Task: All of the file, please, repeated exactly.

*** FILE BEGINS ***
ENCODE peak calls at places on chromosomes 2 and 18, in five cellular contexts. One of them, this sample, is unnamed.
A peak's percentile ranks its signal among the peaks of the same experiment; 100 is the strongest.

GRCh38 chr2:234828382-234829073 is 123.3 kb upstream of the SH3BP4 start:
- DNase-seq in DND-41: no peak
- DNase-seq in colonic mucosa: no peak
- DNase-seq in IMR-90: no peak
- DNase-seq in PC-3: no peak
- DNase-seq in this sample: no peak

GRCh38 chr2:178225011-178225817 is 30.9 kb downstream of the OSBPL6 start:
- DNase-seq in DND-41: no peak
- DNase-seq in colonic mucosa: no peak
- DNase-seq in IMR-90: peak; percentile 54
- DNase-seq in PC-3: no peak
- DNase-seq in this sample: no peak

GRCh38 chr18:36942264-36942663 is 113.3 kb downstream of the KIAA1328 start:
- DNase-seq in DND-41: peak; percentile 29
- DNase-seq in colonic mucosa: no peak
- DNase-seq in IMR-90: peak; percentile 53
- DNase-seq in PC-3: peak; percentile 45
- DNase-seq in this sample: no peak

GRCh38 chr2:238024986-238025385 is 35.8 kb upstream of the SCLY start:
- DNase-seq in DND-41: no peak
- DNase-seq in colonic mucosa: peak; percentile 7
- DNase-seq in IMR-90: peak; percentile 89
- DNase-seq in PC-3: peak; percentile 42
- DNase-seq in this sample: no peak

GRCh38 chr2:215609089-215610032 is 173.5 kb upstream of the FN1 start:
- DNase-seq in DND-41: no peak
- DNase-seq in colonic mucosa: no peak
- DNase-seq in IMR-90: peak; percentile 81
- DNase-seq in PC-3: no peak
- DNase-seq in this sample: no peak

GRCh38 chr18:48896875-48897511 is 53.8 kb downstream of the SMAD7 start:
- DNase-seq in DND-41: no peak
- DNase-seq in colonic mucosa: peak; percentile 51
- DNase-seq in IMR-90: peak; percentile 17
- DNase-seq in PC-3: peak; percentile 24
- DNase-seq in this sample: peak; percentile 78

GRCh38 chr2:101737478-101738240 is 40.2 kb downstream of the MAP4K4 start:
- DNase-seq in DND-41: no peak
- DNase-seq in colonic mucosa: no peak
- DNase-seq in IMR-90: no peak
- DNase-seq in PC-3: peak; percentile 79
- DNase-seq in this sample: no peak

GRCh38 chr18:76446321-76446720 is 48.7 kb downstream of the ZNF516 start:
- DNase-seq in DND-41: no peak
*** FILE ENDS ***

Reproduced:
ENCODE peak calls at places on chromosomes 2 and 18, in five cellular contexts. One of them, this sample, is unnamed.
A peak's percentile ranks its signal among the peaks of the same experiment; 100 is the strongest.

GRCh38 chr2:234828382-234829073 is 123.3 kb upstream of the SH3BP4 start:
- DNase-seq in DND-41: no peak
- DNase-seq in colonic mucosa: no peak
- DNase-seq in IMR-90: no peak
- DNase-seq in PC-3: no peak
- DNase-seq in this sample: no peak

GRCh38 chr2:178225011-178225817 is 30.9 kb downstream of the OSBPL6 start:
- DNase-seq in DND-41: no peak
- DNase-seq in colonic mucosa: no peak
- DNase-seq in IMR-90: peak; percentile 54
- DNase-seq in PC-3: no peak
- DNase-seq in this sample: no peak

GRCh38 chr18:36942264-36942663 is 113.3 kb downstream of the KIAA1328 start:
- DNase-seq in DND-41: peak; percentile 29
- DNase-seq in colonic mucosa: no peak
- DNase-seq in IMR-90: peak; percentile 53
- DNase-seq in PC-3: peak; percentile 45
- DNase-seq in this sample: no peak

GRCh38 chr2:238024986-238025385 is 35.8 kb upstream of the SCLY start:
- DNase-seq in DND-41: no peak
- DNase-seq in colonic mucosa: peak; percentile 7
- DNase-seq in IMR-90: peak; percentile 89
- DNase-seq in PC-3: peak; percentile 42
- DNase-seq in this sample: no peak

GRCh38 chr2:215609089-215610032 is 173.5 kb upstream of the FN1 start:
- DNase-seq in DND-41: no peak
- DNase-seq in colonic mucosa: no peak
- DNase-seq in IMR-90: peak; percentile 81
- DNase-seq in PC-3: no peak
- DNase-seq in this sample: no peak

GRCh38 chr18:48896875-48897511 is 53.8 kb downstream of the SMAD7 start:
- DNase-seq in DND-41: no peak
- DNase-seq in colonic mucosa: peak; percentile 51
- DNase-seq in IMR-90: peak; percentile 17
- DNase-seq in PC-3: peak; percentile 24
- DNase-seq in this sample: peak; percentile 78

GRCh38 chr2:101737478-101738240 is 40.2 kb downstream of the MAP4K4 start:
- DNase-seq in DND-41: no peak
- DNase-seq in colonic mucosa: no peak
- DNase-seq in IMR-90: no peak
- DNase-seq in PC-3: peak; percentile 79
- DNase-seq in this sample: no peak

GRCh38 chr18:76446321-76446720 is 48.7 kb downstream of the ZNF516 start:
- DNase-seq in DND-41: no peak